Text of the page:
Hong Kong must do what’s right by LGBT community, and act to end the discrimination
- It is the government’s duty to protect people from discrimination. The fear of giving offence should not hold it back from doing the right thing
I refer to the article, “Government needs to step up and show support for Hong Kong’s LGBT community” (November 19).
Though I do not agree with the government’s attitude towards the LGBT community and the topic of gay rights, especially when officials seem to have repeatedly ignored invitations to attend Pride marches, I could say I understand them.
It is difficult for government officials to show support to the LGBT community when it comes to an Eastern society such as ours, as there are still many people who hold conservative views about love and marriage, for cultural or religious reasons, or both. Also, the government of mainland China does not recognise LGBT rights, and this may be the guideline the Hong Kong government must follow.
Maybe the decriminalisation of homosexual acts in 1991, and the recent court acceptance of granting spousal visas to same-sex partners, are already the best that it can do. That’s why the government’s attitude to any further expansion of gay rights is understandable.
However, while this might equal playing it safe so as not to get some groups angry, the Hong Kong government should do more to support the LGBT community, as human rights should trump any other consideration.
If some sections of society are resistant to equal rights for all, it is the duty of the administration to act against that discrimination. Changes in laws can gradually bring about a change in attitude. Many countries have already legalised same-sex marriage, Hong Kong should learn from them. Sexuality-based discrimination is ridiculous in this day and age, and it must end.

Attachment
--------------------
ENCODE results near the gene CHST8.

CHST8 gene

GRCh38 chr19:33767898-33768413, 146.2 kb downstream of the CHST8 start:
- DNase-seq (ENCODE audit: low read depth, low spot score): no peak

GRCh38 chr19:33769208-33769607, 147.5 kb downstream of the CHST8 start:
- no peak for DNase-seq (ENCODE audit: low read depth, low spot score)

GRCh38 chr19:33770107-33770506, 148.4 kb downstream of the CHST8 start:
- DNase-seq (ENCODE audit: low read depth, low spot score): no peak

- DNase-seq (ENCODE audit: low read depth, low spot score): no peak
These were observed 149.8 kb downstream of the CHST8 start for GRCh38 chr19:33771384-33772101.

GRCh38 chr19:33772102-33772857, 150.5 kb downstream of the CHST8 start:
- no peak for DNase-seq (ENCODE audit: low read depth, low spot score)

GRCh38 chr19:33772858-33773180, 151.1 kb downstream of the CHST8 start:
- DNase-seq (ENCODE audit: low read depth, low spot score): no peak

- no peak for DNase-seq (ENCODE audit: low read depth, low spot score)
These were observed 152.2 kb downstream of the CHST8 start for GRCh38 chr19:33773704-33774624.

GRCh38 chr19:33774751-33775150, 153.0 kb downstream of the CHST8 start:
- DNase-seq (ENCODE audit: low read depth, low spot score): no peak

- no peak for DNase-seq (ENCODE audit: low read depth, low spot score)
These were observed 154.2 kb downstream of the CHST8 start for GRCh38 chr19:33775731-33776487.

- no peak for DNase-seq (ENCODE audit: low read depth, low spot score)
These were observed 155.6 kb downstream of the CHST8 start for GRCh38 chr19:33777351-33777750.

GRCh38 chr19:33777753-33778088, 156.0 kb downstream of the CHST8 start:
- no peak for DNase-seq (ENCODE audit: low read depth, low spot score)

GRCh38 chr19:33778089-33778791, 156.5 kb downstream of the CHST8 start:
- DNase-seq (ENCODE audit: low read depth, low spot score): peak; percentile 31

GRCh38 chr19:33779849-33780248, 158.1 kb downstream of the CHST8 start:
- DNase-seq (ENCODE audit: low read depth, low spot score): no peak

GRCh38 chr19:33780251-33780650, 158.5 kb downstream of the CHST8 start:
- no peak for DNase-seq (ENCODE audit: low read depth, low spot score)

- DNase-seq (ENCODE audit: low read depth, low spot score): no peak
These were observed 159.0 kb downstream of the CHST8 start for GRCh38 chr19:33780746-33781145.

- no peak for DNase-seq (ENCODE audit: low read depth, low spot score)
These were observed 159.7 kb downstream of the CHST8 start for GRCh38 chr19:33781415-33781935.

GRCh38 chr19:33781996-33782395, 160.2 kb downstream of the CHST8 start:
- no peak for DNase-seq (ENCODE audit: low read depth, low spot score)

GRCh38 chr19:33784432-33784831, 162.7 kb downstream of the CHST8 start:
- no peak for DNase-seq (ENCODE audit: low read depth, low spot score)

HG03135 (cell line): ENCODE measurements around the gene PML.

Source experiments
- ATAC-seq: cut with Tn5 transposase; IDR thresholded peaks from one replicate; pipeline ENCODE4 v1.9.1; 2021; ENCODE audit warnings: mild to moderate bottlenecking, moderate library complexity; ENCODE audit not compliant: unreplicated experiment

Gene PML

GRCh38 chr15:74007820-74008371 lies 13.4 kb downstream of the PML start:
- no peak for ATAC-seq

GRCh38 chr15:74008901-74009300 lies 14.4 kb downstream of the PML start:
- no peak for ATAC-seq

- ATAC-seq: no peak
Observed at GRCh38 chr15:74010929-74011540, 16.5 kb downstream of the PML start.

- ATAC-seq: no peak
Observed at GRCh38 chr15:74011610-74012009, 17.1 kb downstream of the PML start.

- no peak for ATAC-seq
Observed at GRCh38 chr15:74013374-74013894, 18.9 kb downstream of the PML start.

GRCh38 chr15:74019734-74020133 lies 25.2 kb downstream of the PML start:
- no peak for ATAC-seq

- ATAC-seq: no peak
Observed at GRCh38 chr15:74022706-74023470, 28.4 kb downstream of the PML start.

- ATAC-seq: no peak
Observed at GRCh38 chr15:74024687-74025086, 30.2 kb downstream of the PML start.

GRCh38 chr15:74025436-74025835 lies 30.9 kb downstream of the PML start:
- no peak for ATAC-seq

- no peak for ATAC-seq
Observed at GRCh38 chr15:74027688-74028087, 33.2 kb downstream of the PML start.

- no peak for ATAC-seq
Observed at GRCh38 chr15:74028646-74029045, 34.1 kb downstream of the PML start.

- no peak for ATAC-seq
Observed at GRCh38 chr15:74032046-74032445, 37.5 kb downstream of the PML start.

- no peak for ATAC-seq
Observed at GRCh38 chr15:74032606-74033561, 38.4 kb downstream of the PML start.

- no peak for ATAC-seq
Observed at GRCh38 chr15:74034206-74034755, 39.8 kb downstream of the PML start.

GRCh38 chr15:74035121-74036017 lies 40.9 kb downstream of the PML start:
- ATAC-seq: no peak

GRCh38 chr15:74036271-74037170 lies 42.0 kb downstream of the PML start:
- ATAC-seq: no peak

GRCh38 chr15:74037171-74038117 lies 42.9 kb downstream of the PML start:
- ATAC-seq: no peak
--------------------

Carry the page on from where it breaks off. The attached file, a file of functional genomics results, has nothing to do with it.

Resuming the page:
It is the duty of the administration to see that discrimination and inequality are not promoted in society. The government should step up and show its love and respect towards the people, not least the LGBT citizens.
Mary Ng, Kwai Chung
Jail term for Chinese porn writer does not befit the crime
I refer to the report, “Outcry as Chinese writer jailed for over 10 years for gay sex scenes” (November 18). It is no surprise that the verdict has come as a huge shock to most people. I think the Chinese government applied overly stringent rules to punish the writer. Pornography may be illegal in China, but a 10½-year sentence for writing homoerotic fiction, much more than what some violent criminals like rapists and even murderers get, is too harsh.
The Chinese Communist Party holds up the nation as a safe place where people have freedom of speech. But their actions show otherwise. Although writers must respect the law of the nation, the punishment was too harsh. Also, it may lead more people to discriminate against homosexuals.
Harmoni Wong, Kwai Chung